- It also uses a modified version of the NSA’s stolen and leaked EternalBlue SMB exploit, previously used by WannaCry, plus the agency’s stolen and leaked EternalRomance SMB exploit, to infect other systems by injecting malicious code into them. These cyber-weapons attack vulnerabilities patched by Microsoft earlier this year, so the credential theft is usually more successful, at least at places that are on top of their Windows updates.
- Crucially, NotPetya seeks to gain administrator access on a machine and then leverages that power to commandeer other computers on the network: it takes advantage of the fact that far too many organizations employ flat networks in which an administrator on one endpoint can control other machines, or sniff domain admin credentials present in memory, until total control over the Windows network is achieved.
- One way to gain admin access is to use the NSA exploits. Another way is to trick a user logged in as an admin or domain admin into running a booby-trapped email attachment that installs and runs the malware with high privileges. Another way is to feed a malicious software update to an application suite running as admin or domain admin, which starts running the malware on the corporate network again with high privileges. It is understood NotPetya got into corporate networks as an admin via a hijacked software update for a Ukrainian tax software tool, and via phishing emails.
- With admin access, the software nasty can not only lift credentials out of the RAM to access other internal systems, it can rewrite the local workstation’s hard drive’s MBR so that only it starts up when the machine reboots, rather than Windows, allowing it to display the ransom note; it can also encrypt the filesystem tables and files on the drive. NotPetya uses AES-128 to scramble people’s data. Needless to say, don’t pay the ransom — there’s no way to get the keys to restore your documents.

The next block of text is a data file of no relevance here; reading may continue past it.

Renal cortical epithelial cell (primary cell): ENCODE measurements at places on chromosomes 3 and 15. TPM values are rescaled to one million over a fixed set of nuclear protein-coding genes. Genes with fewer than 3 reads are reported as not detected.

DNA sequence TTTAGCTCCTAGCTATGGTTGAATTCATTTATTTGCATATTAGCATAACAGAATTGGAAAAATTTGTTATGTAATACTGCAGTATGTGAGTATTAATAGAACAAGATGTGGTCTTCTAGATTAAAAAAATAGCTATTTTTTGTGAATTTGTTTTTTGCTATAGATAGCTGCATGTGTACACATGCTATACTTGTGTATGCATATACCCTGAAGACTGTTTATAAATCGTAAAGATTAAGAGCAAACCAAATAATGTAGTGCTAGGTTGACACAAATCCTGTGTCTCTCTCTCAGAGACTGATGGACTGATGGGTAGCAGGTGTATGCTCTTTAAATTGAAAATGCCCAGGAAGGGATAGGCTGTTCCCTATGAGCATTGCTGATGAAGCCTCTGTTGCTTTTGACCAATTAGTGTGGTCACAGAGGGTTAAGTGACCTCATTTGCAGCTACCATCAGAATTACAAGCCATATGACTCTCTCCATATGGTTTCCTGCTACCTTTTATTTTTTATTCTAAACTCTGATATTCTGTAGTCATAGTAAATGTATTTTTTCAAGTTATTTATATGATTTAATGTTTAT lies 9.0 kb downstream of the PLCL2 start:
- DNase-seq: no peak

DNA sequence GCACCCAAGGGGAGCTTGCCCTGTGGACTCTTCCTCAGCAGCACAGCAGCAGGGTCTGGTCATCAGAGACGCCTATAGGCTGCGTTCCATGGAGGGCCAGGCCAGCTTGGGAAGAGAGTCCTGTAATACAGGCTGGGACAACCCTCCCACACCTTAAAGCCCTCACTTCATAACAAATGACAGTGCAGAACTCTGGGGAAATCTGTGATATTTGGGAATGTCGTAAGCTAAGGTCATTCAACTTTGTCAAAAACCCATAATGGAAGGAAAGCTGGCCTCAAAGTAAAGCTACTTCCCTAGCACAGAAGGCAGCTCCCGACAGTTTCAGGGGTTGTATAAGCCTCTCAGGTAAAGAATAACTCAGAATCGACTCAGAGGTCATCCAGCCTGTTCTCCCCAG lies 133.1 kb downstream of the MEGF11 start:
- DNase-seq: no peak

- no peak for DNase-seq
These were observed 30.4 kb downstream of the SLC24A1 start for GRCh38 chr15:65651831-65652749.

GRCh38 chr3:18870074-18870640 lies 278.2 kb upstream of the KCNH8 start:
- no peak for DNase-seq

- Not only should you patch your computers to stop the SMB exploits, disable SMBv1 for good measure, and block outside access to ports 137, 138, 139 and 445, you must follow best practices and not allow local administrators carte blanche over the network — and tightly limit access to domain admins. You’d be surprised how many outfits are too loose with their admin controls.
- The precise affected versions of Windows isn’t yet known, but we’re told Windows 10’s Credentials Guard spots NotPetya’s password extraction from memory.
- Creating the read-only file C:\Windows\perfc.dat on your computer prevents the file-scrambling part of NotPetya running, but doesn’t stop it spreading on the network. Note, the software is designed to spread internally for less than an hour and then kicks in; it doesn’t attempt to spread externally across the internet like WannaCry did.
What was the WannaCry ransomware attack?
The WannaCry ransomware attack was a cyber attack that took place in May. The WannaCry ransomware cryptoworm spread worldwide, infecting computers running the Microsoft Windows operating system by encrypting data and demanding ransom payments in the Bitcoin cryptocurrency. WannaCry affected over 230,000 computers across 150 countries.
What are your views?
What are your views on the ransomware attack NotPetya? Let us know in the comment box below.